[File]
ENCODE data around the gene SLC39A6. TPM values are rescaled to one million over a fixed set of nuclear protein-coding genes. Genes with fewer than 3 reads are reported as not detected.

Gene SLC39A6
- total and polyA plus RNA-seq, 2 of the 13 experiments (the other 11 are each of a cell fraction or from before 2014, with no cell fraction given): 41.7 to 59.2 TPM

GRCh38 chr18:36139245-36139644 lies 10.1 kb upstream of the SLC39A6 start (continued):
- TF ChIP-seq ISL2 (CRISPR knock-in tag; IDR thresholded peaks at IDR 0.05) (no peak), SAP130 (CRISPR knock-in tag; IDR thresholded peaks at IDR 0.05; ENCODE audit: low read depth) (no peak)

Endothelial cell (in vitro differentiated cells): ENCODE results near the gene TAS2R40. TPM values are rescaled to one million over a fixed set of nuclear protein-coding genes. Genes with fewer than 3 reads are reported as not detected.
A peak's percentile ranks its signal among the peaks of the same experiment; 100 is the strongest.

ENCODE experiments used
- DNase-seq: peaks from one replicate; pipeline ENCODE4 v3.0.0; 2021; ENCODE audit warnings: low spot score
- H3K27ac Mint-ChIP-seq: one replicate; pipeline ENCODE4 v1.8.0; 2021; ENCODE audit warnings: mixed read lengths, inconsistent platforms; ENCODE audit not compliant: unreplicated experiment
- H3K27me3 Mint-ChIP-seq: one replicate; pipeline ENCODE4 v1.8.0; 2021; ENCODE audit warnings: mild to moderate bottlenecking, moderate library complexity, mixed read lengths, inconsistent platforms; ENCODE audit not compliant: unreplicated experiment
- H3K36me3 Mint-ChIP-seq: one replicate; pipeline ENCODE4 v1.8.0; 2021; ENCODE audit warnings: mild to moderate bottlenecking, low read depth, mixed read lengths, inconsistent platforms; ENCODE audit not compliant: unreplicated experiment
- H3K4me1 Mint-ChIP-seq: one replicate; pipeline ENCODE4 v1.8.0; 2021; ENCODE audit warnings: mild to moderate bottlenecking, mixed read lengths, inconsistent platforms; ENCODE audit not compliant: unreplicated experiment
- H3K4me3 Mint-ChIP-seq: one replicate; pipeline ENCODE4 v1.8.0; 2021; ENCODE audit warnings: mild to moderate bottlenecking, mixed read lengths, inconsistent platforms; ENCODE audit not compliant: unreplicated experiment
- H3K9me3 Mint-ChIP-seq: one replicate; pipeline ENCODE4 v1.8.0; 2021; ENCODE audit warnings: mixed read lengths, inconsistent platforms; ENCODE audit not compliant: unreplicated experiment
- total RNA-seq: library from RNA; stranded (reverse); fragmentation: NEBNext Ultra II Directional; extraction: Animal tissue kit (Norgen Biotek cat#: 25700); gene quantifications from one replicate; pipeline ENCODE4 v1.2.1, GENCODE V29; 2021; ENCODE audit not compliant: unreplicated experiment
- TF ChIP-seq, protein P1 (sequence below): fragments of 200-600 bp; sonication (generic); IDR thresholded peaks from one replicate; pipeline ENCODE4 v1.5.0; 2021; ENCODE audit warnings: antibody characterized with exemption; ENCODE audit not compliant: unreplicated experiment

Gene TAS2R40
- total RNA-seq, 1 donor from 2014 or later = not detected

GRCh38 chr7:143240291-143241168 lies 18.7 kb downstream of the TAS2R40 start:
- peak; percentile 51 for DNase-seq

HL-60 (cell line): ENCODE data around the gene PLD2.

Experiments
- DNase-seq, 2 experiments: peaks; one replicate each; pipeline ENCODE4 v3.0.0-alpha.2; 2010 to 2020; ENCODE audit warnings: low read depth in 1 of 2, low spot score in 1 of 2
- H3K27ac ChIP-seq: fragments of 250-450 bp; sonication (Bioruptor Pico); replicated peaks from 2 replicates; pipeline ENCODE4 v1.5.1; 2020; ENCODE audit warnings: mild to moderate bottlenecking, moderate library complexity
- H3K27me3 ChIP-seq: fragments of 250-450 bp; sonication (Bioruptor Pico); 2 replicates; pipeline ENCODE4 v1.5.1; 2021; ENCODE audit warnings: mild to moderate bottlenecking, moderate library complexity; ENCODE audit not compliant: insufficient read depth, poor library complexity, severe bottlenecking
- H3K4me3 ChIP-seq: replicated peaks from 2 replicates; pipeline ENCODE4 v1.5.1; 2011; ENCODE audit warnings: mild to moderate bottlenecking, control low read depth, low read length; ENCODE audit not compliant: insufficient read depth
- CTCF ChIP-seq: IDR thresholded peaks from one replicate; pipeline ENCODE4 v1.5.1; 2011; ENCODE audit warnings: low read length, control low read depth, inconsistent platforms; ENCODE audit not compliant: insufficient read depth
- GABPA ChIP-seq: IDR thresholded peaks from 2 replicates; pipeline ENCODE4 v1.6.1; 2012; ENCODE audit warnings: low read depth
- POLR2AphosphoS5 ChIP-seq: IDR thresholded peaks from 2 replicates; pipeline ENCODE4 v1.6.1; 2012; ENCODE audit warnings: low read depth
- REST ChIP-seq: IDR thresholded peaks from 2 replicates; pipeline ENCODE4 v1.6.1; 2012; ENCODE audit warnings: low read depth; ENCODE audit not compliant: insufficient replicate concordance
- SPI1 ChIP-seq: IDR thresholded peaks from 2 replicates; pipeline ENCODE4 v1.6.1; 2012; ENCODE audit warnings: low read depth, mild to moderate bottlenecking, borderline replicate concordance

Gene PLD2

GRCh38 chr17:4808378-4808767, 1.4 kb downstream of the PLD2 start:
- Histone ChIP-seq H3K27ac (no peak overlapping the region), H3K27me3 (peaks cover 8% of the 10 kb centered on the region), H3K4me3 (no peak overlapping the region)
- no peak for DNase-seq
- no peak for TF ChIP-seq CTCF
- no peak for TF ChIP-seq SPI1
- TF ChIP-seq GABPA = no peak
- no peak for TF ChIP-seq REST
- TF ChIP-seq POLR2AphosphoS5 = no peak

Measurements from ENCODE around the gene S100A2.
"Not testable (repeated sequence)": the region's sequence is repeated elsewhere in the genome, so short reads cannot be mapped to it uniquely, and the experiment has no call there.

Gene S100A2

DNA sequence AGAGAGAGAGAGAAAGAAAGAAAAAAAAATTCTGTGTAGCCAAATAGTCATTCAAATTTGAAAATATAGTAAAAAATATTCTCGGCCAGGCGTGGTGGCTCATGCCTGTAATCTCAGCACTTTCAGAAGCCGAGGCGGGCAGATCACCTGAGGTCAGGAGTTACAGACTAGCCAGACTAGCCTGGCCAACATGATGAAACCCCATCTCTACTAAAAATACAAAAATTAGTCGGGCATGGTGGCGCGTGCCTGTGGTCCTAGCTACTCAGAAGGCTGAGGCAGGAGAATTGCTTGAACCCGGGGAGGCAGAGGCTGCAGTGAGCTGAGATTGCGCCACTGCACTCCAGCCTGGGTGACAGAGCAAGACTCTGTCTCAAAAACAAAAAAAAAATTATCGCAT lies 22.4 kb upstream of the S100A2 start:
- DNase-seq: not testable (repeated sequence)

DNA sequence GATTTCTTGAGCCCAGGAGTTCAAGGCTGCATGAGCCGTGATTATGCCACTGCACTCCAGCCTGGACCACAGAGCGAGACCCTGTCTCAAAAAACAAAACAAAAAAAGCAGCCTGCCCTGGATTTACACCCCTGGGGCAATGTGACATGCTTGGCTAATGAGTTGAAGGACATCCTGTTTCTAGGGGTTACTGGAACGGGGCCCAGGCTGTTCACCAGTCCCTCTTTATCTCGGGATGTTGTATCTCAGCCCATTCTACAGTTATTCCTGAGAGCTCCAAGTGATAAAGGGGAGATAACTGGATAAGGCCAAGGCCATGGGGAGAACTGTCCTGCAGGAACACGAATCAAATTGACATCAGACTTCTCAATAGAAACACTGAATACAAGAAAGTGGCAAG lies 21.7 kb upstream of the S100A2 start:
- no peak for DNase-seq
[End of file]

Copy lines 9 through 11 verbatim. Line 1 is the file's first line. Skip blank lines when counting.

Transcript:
- DNase-seq: peaks from one replicate; pipeline ENCODE4 v3.0.0; 2021; ENCODE audit warnings: low spot score
- H3K27ac Mint-ChIP-seq: one replicate; pipeline ENCODE4 v1.8.0; 2021; ENCODE audit warnings: mixed read lengths, inconsistent platforms; ENCODE audit not compliant: unreplicated experiment
- H3K27me3 Mint-ChIP-seq: one replicate; pipeline ENCODE4 v1.8.0; 2021; ENCODE audit warnings: mild to moderate bottlenecking, moderate library complexity, mixed read lengths, inconsistent platforms; ENCODE audit not compliant: unreplicated experiment